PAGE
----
The drive is half mundane (interstate 5 south to Eugene) and half magnificent (highway 126 west to 101 south) winding through the Siuslaw National Forest and into the Oregon Dunes Recreational Area. It was a beautiful drive under a brilliant blue sky and waiting for us at the end was one of America’s best golf destinations. “Golf the way it was meant to be played” is what they say at Bandon Dunes. We arrived and checked in to our four bedroom cottage and met up with two of our friends BP and KM the two best players in our group. The cottage was nice, roomy and well-appointed but according to both women, “it smelled like a locker room”. That’s not surprising since by all appearances over the weekend the vast majority of visitors to this golf-centric resort were guys. There were several women in our group so the folks at Bandon might want to consider an extra air freshener or two in the rooms. I didn’t notice and for the record neither did the other men in our group.
BP and KM were champing at the bit to play so after saying hello they headed out for an afternoon at the Bandon Dunes course. Our weekend rounds were scheduled for Pacific Dunes on Saturday afternoon, Bandon Dunes on Sunday afternoon and Old MacDonald on Monday morning before hopping in the car for the four and a half hour drive back to Portland and the red eye home. We were ready to take a few swings too and decided the best place to start was at the 13-hole par three course, The Preserve. You don’t need a tee time there, it’s first come first served so we unpacked and headed to the main lodge to look around first. We stopped in to say hello (a few people in our group have industry connections) and were immediately met and treated to a guided tour of the property. At first glance it seems spread out but upon further review you could see how relatively close everything is to everything else. You can easily drive, catch one of the ever present shuttles, or even walk to every course, restaurant or practice facility. Speaking of walking, when you go to Bandon be prepared to do a ton of it. There are only a few golf carts on the property and those are exclusively reserved for players with a documented need or disability. We saw three carts in four days. When you play, you walk and those options include carrying your own bag, renting a pull/push cart (called Rickshaws at Bandon), or request a caddie for somewhere in the neighborhood of $100 a round. This was the option three of us chose (my wife, me and our friend KB) and it was worth every penny. After our tour we hailed a shuttle and headed for The Preserve. We had a blast.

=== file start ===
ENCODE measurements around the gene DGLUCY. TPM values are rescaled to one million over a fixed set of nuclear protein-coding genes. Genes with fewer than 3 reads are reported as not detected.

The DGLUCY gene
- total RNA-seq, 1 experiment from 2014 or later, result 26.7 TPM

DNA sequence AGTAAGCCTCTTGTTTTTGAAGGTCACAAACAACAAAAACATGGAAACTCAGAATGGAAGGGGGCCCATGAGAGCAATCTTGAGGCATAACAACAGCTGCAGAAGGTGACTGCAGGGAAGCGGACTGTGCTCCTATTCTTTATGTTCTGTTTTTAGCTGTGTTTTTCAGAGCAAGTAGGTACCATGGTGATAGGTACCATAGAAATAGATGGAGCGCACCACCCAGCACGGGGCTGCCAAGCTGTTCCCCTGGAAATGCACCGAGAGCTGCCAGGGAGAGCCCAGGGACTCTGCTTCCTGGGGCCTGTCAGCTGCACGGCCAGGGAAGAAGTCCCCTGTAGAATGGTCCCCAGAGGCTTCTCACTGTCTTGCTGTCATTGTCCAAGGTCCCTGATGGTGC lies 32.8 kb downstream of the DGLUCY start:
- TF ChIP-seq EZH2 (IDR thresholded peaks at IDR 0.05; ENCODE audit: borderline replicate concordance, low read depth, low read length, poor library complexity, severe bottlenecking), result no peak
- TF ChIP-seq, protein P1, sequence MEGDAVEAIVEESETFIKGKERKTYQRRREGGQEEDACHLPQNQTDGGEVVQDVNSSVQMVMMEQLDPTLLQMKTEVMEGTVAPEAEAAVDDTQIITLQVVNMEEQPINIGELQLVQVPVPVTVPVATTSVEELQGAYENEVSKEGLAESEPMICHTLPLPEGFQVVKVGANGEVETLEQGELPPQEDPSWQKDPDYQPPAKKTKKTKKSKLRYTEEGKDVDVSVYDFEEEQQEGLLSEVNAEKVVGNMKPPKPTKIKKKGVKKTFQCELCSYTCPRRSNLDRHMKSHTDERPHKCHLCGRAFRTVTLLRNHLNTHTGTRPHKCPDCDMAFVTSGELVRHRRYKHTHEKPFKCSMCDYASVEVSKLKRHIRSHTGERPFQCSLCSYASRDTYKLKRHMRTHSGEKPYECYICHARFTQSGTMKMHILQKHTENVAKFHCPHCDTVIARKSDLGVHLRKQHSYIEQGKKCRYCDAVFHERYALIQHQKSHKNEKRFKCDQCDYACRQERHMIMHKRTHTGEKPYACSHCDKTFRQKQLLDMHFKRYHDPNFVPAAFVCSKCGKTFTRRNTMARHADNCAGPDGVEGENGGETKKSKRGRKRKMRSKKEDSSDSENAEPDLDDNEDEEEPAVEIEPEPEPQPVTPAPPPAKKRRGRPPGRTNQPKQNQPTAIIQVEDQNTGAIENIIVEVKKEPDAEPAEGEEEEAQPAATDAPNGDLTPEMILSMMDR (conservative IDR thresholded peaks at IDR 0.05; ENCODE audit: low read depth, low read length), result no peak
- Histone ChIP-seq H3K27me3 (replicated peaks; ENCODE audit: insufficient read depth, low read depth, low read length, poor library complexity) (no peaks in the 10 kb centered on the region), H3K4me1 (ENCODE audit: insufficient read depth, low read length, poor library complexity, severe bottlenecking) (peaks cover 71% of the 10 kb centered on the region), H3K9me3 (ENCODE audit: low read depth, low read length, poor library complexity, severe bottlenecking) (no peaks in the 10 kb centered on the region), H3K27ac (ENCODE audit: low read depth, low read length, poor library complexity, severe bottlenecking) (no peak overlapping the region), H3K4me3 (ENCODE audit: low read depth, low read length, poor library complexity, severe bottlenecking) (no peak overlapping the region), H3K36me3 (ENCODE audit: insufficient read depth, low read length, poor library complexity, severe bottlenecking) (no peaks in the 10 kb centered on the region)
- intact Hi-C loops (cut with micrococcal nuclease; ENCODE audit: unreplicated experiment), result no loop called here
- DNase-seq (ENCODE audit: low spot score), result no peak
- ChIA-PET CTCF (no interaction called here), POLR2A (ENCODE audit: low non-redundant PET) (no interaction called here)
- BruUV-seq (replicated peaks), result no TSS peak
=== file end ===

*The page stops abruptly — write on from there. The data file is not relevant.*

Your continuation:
A variety of teeing grounds ensure you don’t need more than a club you can hit 150 yards. For me that’s an 8 iron so I grabbed it, my 9 iron, three wedges and my Scotty Cameron putter and put them in a resort provided, slightly smaller carry bag. The gentleman at the starter shack welcomed us, pointed out tees, ball markers and scorecards and told us we would only need two golf balls, “one to play with and one to hit in the ocean if you are so inclined.” This statement proved to be untrue for one of the three of us (KB, who hits it higher than I do, blasted one that the wind carried into a gorse bush on the seventh hole) but I managed to get it around using only one pellet.